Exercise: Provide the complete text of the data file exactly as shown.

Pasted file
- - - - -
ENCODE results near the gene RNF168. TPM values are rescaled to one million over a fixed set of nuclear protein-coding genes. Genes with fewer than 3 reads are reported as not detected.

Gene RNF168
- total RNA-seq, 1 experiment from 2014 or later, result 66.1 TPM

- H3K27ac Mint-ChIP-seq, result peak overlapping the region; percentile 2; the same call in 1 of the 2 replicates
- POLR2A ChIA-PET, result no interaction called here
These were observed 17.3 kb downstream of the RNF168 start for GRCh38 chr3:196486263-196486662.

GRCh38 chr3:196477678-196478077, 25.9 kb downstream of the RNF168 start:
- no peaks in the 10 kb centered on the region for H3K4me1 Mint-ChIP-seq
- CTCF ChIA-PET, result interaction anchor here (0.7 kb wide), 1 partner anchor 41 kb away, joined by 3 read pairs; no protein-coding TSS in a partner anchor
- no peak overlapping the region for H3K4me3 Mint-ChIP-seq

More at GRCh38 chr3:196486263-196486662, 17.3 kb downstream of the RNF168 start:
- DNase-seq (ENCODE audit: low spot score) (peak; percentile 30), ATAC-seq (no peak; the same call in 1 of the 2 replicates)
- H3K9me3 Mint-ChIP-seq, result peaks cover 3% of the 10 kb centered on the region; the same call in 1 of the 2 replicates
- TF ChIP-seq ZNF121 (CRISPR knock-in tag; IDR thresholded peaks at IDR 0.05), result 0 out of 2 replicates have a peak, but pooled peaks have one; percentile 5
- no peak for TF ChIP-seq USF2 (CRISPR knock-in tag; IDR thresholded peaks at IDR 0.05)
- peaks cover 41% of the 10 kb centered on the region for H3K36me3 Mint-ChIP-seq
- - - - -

ENCODE results near the gene RNF168. TPM values are rescaled to one million over a fixed set of nuclear protein-coding genes. Genes with fewer than 3 reads are reported as not detected.

Gene RNF168
- total RNA-seq, 1 experiment from 2014 or later, result 66.1 TPM

- H3K27ac Mint-ChIP-seq, result peak overlapping the region; percentile 2; the same call in 1 of the 2 replicates
- POLR2A ChIA-PET, result no interaction called here
These were observed 17.3 kb downstream of the RNF168 start for GRCh38 chr3:196486263-196486662.

GRCh38 chr3:196477678-196478077, 25.9 kb downstream of the RNF168 start:
- no peaks in the 10 kb centered on the region for H3K4me1 Mint-ChIP-seq
- CTCF ChIA-PET, result interaction anchor here (0.7 kb wide), 1 partner anchor 41 kb away, joined by 3 read pairs; no protein-coding TSS in a partner anchor
- no peak overlapping the region for H3K4me3 Mint-ChIP-seq

More at GRCh38 chr3:196486263-196486662, 17.3 kb downstream of the RNF168 start:
- DNase-seq (ENCODE audit: low spot score) (peak; percentile 30), ATAC-seq (no peak; the same call in 1 of the 2 replicates)
- H3K9me3 Mint-ChIP-seq, result peaks cover 3% of the 10 kb centered on the region; the same call in 1 of the 2 replicates
- TF ChIP-seq ZNF121 (CRISPR knock-in tag; IDR thresholded peaks at IDR 0.05), result 0 out of 2 replicates have a peak, but pooled peaks have one; percentile 5
- no peak for TF ChIP-seq USF2 (CRISPR knock-in tag; IDR thresholded peaks at IDR 0.05)
- peaks cover 41% of the 10 kb centered on the region for H3K36me3 Mint-ChIP-seq